As a researcher, Yong-Su Jin sees both science and art in his work. He sees science in the measuring, testing and theorizing. But in the creativity and passion that his field requires, he sees art.

Jin is a Professor of Food Microbiology in the Department of Food Science and Human Nutrition at the University of Illinois at Urbana-Champaign and a member of CABBI’s Conversion Theme.

Much of the research in his lab at the Carl R. Woese Institute for Genomic Biology (IGB) has focused on metabolic engineering, which involves altering microorganisms’ metabolic functions to create valuable products such as pharmaceuticals and biofuels.

As Jin’s career has grown, so has the field of metabolic engineering.

“Before, metabolic engineering meant just changing one or two genes to change the phenotype,” he said. “It was pretty straightforward.”

Over time, scientists started to look into what impact these changes have. Ideas from other fields, like systems biology and synthetic biology, became intertwined with ideas in metabolic engineering.

Jin’s previous research has involved the production of human milk oligosaccharide, a unique sugar found in human breast milk. When ingested, microorganisms in the infant gut use this sugar as food, which leads to stronger gut development. Scientists were interested in overproducing this beneficial sugar in the lab, as it is only found in breast milk. Jin’s research showed this could be done in both E. coli and yeast by introducing an enzyme that resulted in the production of the sugar.

“It’s a very interesting example of how metabolic engineering can contribute to society,” Jin said.

Similarly, metabolic engineering will contribute to CABBI’s goal of developing economically and ecologically sustainable bioenergy solutions. The Conversion theme is trying to develop microbial strains that can produce molecules such as biodiesel and jet fuel. Jin is working on engineering yeast to produce organic acids and alcohols, two valuable products.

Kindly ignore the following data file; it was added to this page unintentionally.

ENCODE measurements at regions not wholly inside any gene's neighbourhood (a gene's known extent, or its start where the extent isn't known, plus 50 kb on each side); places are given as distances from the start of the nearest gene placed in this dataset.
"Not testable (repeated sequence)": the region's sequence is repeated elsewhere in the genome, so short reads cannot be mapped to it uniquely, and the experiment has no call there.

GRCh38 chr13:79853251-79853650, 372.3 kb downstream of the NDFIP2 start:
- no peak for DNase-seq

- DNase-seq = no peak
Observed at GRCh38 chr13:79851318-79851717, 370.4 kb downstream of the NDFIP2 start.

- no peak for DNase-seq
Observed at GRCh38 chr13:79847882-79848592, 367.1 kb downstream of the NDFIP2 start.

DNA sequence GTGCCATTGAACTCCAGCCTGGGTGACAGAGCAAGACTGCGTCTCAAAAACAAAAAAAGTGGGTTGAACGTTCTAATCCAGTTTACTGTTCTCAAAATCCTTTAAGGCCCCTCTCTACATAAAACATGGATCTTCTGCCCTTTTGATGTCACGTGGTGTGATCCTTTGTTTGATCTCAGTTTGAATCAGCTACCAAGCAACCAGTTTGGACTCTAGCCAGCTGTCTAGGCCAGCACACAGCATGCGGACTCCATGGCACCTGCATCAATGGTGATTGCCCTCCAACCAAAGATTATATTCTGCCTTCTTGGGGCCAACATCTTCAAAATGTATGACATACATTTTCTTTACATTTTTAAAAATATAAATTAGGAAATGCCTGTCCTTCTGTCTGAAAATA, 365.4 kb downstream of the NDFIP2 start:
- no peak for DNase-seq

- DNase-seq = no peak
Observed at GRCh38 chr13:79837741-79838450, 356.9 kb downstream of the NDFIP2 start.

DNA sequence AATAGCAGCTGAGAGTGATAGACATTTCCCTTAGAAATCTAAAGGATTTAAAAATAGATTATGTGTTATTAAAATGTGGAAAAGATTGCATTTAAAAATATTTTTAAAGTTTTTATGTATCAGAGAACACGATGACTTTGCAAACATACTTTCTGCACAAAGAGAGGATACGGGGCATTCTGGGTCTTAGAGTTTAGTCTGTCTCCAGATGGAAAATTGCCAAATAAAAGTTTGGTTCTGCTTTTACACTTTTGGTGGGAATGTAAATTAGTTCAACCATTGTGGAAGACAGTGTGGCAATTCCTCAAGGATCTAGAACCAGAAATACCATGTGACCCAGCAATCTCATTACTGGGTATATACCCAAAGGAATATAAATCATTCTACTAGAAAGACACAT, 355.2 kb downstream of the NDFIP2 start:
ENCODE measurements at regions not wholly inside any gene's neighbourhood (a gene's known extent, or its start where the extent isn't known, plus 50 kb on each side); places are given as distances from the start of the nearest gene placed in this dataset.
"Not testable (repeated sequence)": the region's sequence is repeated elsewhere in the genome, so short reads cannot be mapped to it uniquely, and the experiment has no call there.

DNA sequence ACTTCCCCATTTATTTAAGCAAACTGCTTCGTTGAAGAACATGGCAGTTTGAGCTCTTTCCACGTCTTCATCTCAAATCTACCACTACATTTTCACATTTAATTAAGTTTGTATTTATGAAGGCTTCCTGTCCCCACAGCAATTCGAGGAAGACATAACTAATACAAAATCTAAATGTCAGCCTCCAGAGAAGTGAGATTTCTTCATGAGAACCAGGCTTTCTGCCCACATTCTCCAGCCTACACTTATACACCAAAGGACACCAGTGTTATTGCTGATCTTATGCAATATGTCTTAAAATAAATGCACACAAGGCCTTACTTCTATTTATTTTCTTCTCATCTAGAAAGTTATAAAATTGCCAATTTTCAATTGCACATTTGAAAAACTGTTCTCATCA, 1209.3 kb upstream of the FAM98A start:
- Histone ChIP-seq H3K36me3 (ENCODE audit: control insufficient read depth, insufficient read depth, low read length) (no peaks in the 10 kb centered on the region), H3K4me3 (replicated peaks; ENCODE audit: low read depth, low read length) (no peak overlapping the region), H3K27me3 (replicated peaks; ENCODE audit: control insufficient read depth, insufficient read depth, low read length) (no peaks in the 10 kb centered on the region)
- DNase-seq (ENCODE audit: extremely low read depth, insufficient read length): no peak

As most of Jin’s research involves making metabolic engineering work, he finds himself interested in understanding the underlying mechanisms. He wants to learn more about how gene expression and metabolic pathways — the chemical reactions that are manipulated in metabolic engineering — are controlled.

Jin compares it to a conductor guiding an orchestra. Though an orchestra might have all the right instruments and musicians, it is nothing without the control and guidance provided by its conductor. Metabolic engineering has a similar dynamic.

“Even though we introduce all the metabolic pathways, we need this control tower,” Jin said. “We need to figure out when this pathway should be activated, when this pathway should be down-regulated, in order to have a good production of the metabolite.”

Metabolic engineering has come a long way since Jin’s research began. Scientists have made significant advances, but more work is needed, especially when it comes to control. Again, he compares it to building an orchestra.

“Ten years ago we had only a trumpet and a violin, so people wanted to get a cello, a trombone, a timpani,” he said. “Right now we have most of the instruments, but the problem is we don’t know how to conduct this orchestra well.”

Jin can relate this idea to his own career. He’s often felt frustration at the unknowns of metabolic engineering.

But as the conductor of his own orchestra — his own research — Jin is happy to be learning.

“I’m still a very inefficient conductor now,” he said. “But in the future, my dream is to make a very beautiful song.”

— Written by Emily Scott, IGB Science Writer and Outreach Specialist;
Photo by Kathryn Faith, IGB